Surfrider filed appeal yesterday of San Diego’s Superior Court ruling siding with the Regional Water Quality Control Board’s determination to allow “open ocean” intake to withdraw seawater for an ocean desalination facility on the Carlsbad coast, the largest ever planned in the United States, and the first to be scrutinized by the California courts.
The question before the court is whether the site, design, technology and mitigation measures chosen by the project proponent, Poseidon Resources, minimize the marine life killed in the seawater intake process.
This project, and others like it proposed for the coast of California, originally planned to utilize the discharge from coastal power plants that withdraw seawater to cool their steam generators. But as Surfrider Foundation, and numerous other environmental organizations have argued from the beginning of the permitting process, these “cooling water intakes” are being phased out by regulatory agencies to eliminate the associated marine life mortality. Larger fish are trapped on the intake screens and smaller animals that get through are killed in the cooling process. Allowing other industrial facilities such as desalination plants to continue to use this outdated technology does not comport with California’s law.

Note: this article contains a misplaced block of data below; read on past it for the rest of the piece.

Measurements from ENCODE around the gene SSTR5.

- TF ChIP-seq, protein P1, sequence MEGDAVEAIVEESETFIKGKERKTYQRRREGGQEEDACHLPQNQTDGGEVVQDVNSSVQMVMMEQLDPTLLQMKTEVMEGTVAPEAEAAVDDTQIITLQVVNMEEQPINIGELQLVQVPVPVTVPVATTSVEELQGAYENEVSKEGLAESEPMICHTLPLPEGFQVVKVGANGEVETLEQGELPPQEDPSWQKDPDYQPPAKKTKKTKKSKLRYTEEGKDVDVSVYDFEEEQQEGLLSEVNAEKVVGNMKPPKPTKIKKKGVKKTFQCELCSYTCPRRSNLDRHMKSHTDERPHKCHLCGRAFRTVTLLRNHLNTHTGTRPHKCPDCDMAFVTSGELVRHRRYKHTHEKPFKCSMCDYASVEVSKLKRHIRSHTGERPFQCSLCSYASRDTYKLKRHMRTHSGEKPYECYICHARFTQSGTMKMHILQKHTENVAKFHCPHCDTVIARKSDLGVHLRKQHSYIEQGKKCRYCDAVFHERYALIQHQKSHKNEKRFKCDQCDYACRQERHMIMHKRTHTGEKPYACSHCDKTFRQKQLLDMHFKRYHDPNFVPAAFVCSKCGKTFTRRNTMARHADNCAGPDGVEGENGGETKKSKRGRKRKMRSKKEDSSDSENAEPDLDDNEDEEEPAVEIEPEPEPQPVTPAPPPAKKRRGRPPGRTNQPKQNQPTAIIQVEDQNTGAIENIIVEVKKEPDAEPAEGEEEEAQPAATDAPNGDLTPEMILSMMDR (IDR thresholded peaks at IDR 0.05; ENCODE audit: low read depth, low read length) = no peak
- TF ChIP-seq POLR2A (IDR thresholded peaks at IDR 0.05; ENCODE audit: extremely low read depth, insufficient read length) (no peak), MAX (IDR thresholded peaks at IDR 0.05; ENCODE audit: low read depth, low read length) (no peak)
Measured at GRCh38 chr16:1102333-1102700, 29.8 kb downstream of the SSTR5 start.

According to Joe Geever, Surfrider Foundation’s California Policy Coordinator: “California law is clear that desalination project proponents must protect our precious marine life — and it’s equally clear this project has failed to do that. We only turn to the courts as a last resort. But in this case, the State Water Resources Control Board and the Ocean Protection Council are developing policy on protecting marine life from ocean desalination intakes too late to affect this particular project.”